This is the last thing you want to use on your home-grown edible flowers and herbs. One of the great things about growing your own is that they will be organic, free from harmful pesticides. 

The farmers of yore discovered various ways to repel insects through combination planting naturally. Adding these herbs to your container gardens can help keep them pest-free. Basil, mint, rosemary, and sage are four good examples of versatile herbs that can repel invaders.

9. Not Fertilizing

Your harvests will usually improve if you use an excellent fertilizer. One all-natural solution is liquid seaweed. You can also use compost from your organic waste from your kitchens, such as coffee grounds or used tea leaves. 

Add water to make a compost tea, and pour onto the soil directly – not onto the plant or leaves. The dregs of your cups of black tea (that is, without milk), black coffee, and herbal tea are also a delight for plants. Just be sure not to overwater.

10. Not Harvesting Enough

Newcomers get timid and worry they might harvest too much. Taking from the top couple of inches of the plant can make it grow and thrive. 

Otherwise, you will end up with tall, skinny plants with barely any leaves. Regular harvesting signals to the plant to keep growing and not go dormant at the end of a season.

Avoid these newbie mistakes, and you will be proud of your regular supply of edible flowers and herbs. 

 

Safety Precautions When Using Edible Flowers 

Growing your edible flowers can be a fun and interesting hobby that will add wonderful tastes, colors, and nutrients to your diet. However, they are not for everyone.

Starting slowly is the safest way to decide whether they are right for you.

Health Issues

Those who have seasonal allergies might react to eating edible flowers, so they should exercise caution. Watch out for trouble breathing or a swollen tongue. 

In preparation, the pollen from the flowers should be removed to reduce allergens and improve the flavor overall.

Know Which Are Edible

Some flowers look and smell gorgeous but are poisonous. Others might not look too appetizing but are great to add to recipes. An excellent book on edible flowers can get you started. 

So too can buy small amounts of dried flowers. In this way, you can explore what each tastes like. Then you can decide if you would like to grow and harvest them yourself by setting up a container garden indoors or flower garden outdoors.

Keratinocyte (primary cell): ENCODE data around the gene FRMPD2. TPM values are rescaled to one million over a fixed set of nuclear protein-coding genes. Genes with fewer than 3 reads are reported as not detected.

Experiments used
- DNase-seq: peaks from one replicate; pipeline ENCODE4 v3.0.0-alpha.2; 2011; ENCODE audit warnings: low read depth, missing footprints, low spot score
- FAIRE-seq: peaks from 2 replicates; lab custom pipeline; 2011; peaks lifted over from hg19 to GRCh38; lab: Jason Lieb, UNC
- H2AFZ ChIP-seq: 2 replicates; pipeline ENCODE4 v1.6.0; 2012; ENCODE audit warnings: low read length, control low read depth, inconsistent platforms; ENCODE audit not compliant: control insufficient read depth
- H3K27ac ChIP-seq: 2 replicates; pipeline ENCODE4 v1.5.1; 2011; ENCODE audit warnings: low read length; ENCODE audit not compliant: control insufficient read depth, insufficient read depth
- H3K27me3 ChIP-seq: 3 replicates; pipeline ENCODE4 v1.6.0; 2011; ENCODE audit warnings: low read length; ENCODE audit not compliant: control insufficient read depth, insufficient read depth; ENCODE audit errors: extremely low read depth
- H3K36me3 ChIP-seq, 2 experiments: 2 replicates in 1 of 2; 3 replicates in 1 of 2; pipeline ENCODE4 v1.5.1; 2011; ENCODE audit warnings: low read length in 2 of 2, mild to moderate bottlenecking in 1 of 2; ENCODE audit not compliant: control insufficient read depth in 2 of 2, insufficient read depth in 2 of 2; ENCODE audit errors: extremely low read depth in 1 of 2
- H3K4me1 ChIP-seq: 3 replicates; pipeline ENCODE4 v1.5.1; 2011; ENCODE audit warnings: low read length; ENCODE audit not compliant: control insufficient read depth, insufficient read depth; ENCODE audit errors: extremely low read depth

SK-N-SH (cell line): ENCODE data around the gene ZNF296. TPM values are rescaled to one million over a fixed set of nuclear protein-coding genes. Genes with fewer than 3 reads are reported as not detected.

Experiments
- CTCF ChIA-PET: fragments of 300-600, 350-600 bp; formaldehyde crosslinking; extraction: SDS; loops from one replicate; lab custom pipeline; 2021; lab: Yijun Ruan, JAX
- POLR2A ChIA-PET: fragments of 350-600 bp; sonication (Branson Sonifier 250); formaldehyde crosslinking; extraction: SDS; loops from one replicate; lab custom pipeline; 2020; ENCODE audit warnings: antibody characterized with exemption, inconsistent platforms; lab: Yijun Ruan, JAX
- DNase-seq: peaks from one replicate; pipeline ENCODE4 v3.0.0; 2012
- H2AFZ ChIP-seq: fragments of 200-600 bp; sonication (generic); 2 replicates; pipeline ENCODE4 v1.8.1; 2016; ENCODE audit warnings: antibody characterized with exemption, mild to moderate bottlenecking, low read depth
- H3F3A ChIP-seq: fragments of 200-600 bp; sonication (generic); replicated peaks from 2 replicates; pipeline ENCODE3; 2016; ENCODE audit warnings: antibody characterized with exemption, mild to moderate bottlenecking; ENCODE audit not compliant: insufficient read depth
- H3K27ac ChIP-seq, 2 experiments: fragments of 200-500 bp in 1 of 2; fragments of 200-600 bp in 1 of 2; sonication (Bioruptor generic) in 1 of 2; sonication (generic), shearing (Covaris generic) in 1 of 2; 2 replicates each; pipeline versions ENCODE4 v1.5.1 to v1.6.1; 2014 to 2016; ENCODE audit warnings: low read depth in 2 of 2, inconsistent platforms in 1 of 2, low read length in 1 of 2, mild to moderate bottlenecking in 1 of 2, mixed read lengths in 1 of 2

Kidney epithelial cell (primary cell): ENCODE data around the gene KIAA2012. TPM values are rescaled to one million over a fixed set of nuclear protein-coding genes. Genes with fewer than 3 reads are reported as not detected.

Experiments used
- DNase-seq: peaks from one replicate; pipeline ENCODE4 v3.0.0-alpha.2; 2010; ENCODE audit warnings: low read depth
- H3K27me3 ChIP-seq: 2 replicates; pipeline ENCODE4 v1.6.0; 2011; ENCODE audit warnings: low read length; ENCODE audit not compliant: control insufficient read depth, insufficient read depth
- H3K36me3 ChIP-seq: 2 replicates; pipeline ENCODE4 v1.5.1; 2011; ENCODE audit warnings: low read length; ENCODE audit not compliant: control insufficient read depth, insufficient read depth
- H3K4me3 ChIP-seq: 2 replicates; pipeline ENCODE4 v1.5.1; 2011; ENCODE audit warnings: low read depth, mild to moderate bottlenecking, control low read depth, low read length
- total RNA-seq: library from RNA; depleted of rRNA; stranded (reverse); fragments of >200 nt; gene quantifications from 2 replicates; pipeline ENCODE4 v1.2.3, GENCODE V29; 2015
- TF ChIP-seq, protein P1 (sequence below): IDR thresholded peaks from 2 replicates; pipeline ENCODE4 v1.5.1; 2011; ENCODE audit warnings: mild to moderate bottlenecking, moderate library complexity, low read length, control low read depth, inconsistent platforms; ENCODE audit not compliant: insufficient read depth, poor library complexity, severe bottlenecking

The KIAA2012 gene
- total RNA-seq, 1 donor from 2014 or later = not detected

It will take some time to find your favorites with so many to choose from, but it can be a fun and tasty journey of exploration.

Slowly Add Them to Recipes

As with most plants, edible flowers can have various digestive effects including a laxative one. Gas and an upset stomach can also occur when trying new foods. Eat small amounts first to see how well the flowers agree with you. You might like to keep a food journal to note your results.

Avoid Pesticides

The best thing about growing your edible flowers is that you can go organic. Certain flowers and herbs serve as natural insect repellents, such as mint and rosemary, so that you can keep bugs at bay.

Be Careful with Composting

Compost is organic matter from food, such as orange rinds, tea leaves, and so on, used to fertilize plants. Always put your compost on the soil, never on the leaves or flowers of your plants.

Get a Detailed Book

A detailed book of edible plants should have a photo, the English name, the Latin name, and basic details about the care of the plant.

Use sticky notes to help you identify the plants you have tried that you like the taste of, and be sure to bring the book with you to your local nursery or garden center when you visit to buy seeds or plants.

Above all, check which parts of the plant can be eaten and how they should be prepared. For some, it might be the flowers only; for others, the leaves as well.

Be Sure You Get the Species Right

Some edible flowers are part of a larger family of related plants, some of which might be poisonous. When buying seeds or plants, use the exact Latin name of the species listed in the book you are using.

Keep the Seed Packets and Plant Tags

Be sure to keep these items, so you have instructions on care and feeding readily and hand.

Label or Tag Everything

The last thing you want is to get confused and ruin a recipe because you have put in the wrong flowers.

Choose the Right Fertilizer

When growing these plants, you will be prolonging the harvest and keeping the flowers active for longer than they would be in nature (when they turn to seed and then never flower again until the following year). 

There are lots of fertilizers available but aim for an all-natural one like liquid seaweed or cocoa mulch to keep the nutrition levels in the soil high throughout your growing period.

Test Your Soil

If you have a garden, take a sample to your local garden center to have it tested. In this way, you can make sure you are making the right choices of plants and get healthy blooms that will not get mildewed and become inedible.

Follow these precautions to get the most out of your harvest.

Edible Flowers Secrets Finally Exposed

Edible Flowers Secrets Finally Exposed